Plato used a string-instrument to explain his view of how we know. He said: sometimes you hear a word, a name, or just a sound; you see a color, or a fragrance passes, and it's like plucking a string. There is a person you know or used to know. A conversation you were involved in, a statement you held to be true. These are the resonating strings. And with them are overtones. They surface and you know. Plato called this "anamnesis," knowledge as remembrance.
Yesterday, I heard someone say: "It's a long way from knowledge to kindness."
I wouldn't be able to prove that this is true, but I can't deny that it struck a chord. It "reverberated," as poets might say, and I can't find a reason why that shouldn't be a trustworthy sign pointing towards something we can call, with some trembling and some courage, "truth." It reminded me.
In other words, it made me think: Why is kindness so far away from knowledge? Why should kindness be something one would want to reach, and why is it to be reached from knowledge?
Doesn't it mean that knowledge, or a place very close to knowledge, is not necessarily a pleasant, pleasantly exciting place to be in? That knowledge as well as knowledgeable people can be quite "brilliant," as we often say, while being most unkind. Then, it wouldn't be so much ignorance one should fear but rather the brilliant ruthless knowers without mercy.
And where are these? Far away? No, far away is kindness. They are close by, close to knowledgeable people, closer even. But we like to remove them, if possible, as often as possible.
You know that Cairo Taxi-drivers are masters and lovers of conversation. During one of my rides through downtown Cairo, one of these gourmets of a good word poured his heart out to me over all the enemies he had in his life: from the closest, the guy next door to the farthest, the enemy of the whole nation. He didn't go further, to the enemy of mankind, nor closer, inside his own household, out of adab I presume, but most of all, he didn't go closest. I told him that I heard of a saying that says "Your worst enemy" is "between your two sides," bayna gambayn. He heard (interesting reverberation) and replied: "Ah, gambak" (next to you). Sitting there next to him in the front-seat of his car, I couldn't avoid noticing "a faint cold fear thrilling through my veins" at this minute, but ingenious gesture of displacement.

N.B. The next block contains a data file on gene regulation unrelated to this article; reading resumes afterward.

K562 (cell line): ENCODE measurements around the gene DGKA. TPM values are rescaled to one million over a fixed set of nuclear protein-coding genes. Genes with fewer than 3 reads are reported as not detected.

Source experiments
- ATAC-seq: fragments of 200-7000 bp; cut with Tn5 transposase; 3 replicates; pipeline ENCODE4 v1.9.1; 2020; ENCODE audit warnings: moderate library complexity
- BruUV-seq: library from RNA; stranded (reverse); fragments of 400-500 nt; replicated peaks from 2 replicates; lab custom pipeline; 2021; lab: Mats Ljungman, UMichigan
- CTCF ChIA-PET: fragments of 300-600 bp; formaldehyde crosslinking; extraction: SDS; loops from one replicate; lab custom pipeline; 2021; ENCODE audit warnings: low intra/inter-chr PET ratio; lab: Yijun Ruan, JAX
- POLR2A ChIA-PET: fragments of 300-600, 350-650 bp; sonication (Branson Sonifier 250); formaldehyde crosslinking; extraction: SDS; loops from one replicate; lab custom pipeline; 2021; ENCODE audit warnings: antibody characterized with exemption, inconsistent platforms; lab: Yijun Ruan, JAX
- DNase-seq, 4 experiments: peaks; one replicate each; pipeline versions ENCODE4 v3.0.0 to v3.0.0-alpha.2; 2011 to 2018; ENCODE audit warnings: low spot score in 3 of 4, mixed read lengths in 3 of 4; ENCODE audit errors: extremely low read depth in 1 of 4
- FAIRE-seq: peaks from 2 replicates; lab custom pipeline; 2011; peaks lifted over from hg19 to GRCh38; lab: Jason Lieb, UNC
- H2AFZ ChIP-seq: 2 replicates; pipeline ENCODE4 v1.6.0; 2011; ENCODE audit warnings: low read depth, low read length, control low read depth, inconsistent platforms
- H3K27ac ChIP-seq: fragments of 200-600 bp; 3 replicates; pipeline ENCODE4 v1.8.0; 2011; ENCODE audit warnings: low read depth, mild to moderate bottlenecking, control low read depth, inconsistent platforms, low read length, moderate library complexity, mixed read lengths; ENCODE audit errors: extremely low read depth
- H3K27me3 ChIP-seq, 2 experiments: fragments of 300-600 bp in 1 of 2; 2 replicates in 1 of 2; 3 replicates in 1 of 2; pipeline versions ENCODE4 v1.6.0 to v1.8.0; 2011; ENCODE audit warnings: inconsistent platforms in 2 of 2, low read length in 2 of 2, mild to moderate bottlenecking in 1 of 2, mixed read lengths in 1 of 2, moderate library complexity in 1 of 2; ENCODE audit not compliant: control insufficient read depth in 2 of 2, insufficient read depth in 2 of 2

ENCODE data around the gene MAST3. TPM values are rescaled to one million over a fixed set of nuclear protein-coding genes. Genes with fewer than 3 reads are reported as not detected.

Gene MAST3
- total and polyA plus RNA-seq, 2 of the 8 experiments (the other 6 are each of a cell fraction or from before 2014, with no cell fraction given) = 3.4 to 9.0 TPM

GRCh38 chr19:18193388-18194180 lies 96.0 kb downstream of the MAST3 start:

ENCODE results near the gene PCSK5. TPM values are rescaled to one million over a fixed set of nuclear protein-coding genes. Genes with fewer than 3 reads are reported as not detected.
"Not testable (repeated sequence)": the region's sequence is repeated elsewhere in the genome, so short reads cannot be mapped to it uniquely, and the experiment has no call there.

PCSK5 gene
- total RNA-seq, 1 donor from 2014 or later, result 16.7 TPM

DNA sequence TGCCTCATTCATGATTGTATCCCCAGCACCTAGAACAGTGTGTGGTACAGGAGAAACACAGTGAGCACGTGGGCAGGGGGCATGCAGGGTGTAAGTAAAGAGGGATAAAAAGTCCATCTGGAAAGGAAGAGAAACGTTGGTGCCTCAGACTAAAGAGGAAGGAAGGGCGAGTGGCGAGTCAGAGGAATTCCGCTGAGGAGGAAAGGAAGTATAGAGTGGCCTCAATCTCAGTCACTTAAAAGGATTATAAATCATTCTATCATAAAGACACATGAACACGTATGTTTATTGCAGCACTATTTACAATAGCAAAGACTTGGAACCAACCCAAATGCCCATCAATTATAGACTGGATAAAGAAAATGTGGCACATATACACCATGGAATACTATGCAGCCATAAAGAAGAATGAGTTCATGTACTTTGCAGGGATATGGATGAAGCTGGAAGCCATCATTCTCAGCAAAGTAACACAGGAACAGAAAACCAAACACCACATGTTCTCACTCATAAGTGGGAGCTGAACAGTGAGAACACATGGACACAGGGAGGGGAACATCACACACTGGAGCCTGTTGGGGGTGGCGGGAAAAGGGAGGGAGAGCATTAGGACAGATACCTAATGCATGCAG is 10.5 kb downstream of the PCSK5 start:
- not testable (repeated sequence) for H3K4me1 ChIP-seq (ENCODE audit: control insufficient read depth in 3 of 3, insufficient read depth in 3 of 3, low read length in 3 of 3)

You see, the ruthless knower is too close. And kindness all the way down the road. Why? Let me remind you of an ancient saying written over the stage of an ancient hall called Ewart Hall in an ancient campus called Tahrir Campus. I liked to ask my students when we were still there, in Tahrir Campus, if they remembered what was written up there over the stage and all-too often they didn't remember. I like to remind you who might have never been there of it. Maybe, it will cause a string in you to resound. It says. "Let knowledge grow from more to more, but more of reverence in us dwell." Do you remember?